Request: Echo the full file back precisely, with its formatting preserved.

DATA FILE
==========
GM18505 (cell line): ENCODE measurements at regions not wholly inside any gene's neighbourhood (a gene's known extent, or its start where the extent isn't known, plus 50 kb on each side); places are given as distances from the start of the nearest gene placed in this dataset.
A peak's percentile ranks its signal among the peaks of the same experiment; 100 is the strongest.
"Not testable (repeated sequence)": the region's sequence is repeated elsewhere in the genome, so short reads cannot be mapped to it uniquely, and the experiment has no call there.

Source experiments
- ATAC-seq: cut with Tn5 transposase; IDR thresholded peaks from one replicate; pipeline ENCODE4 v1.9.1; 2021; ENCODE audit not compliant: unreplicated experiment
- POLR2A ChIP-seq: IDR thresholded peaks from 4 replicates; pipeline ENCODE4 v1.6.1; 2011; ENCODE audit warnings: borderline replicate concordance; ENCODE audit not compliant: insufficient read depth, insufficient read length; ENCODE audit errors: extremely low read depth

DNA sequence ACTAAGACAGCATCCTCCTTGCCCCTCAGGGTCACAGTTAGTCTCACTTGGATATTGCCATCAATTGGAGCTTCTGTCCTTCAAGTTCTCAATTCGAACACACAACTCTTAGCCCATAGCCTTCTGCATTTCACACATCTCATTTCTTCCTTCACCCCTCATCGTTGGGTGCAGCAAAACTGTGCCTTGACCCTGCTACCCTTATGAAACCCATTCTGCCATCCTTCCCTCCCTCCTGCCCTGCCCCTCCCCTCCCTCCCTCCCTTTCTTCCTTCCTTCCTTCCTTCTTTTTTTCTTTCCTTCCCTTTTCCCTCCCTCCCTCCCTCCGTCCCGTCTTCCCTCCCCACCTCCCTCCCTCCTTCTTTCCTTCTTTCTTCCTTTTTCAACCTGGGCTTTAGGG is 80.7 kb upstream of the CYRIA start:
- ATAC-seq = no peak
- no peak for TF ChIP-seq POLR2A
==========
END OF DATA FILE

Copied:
GM18505 (cell line): ENCODE measurements at regions not wholly inside any gene's neighbourhood (a gene's known extent, or its start where the extent isn't known, plus 50 kb on each side); places are given as distances from the start of the nearest gene placed in this dataset.
A peak's percentile ranks its signal among the peaks of the same experiment; 100 is the strongest.
"Not testable (repeated sequence)": the region's sequence is repeated elsewhere in the genome, so short reads cannot be mapped to it uniquely, and the experiment has no call there.

Source experiments
- ATAC-seq: cut with Tn5 transposase; IDR thresholded peaks from one replicate; pipeline ENCODE4 v1.9.1; 2021; ENCODE audit not compliant: unreplicated experiment
- POLR2A ChIP-seq: IDR thresholded peaks from 4 replicates; pipeline ENCODE4 v1.6.1; 2011; ENCODE audit warnings: borderline replicate concordance; ENCODE audit not compliant: insufficient read depth, insufficient read length; ENCODE audit errors: extremely low read depth

DNA sequence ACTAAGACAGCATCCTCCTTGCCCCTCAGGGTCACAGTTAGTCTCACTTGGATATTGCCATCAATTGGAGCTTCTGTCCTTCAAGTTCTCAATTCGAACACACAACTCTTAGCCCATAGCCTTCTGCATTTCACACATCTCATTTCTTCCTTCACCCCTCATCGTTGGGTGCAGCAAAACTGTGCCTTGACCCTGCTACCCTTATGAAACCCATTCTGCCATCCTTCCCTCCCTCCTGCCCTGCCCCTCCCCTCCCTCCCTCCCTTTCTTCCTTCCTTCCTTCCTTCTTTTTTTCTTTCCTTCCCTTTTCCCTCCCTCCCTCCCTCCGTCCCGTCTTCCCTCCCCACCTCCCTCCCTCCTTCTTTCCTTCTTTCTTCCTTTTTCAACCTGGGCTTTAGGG is 80.7 kb upstream of the CYRIA start:
- ATAC-seq = no peak
- no peak for TF ChIP-seq POLR2A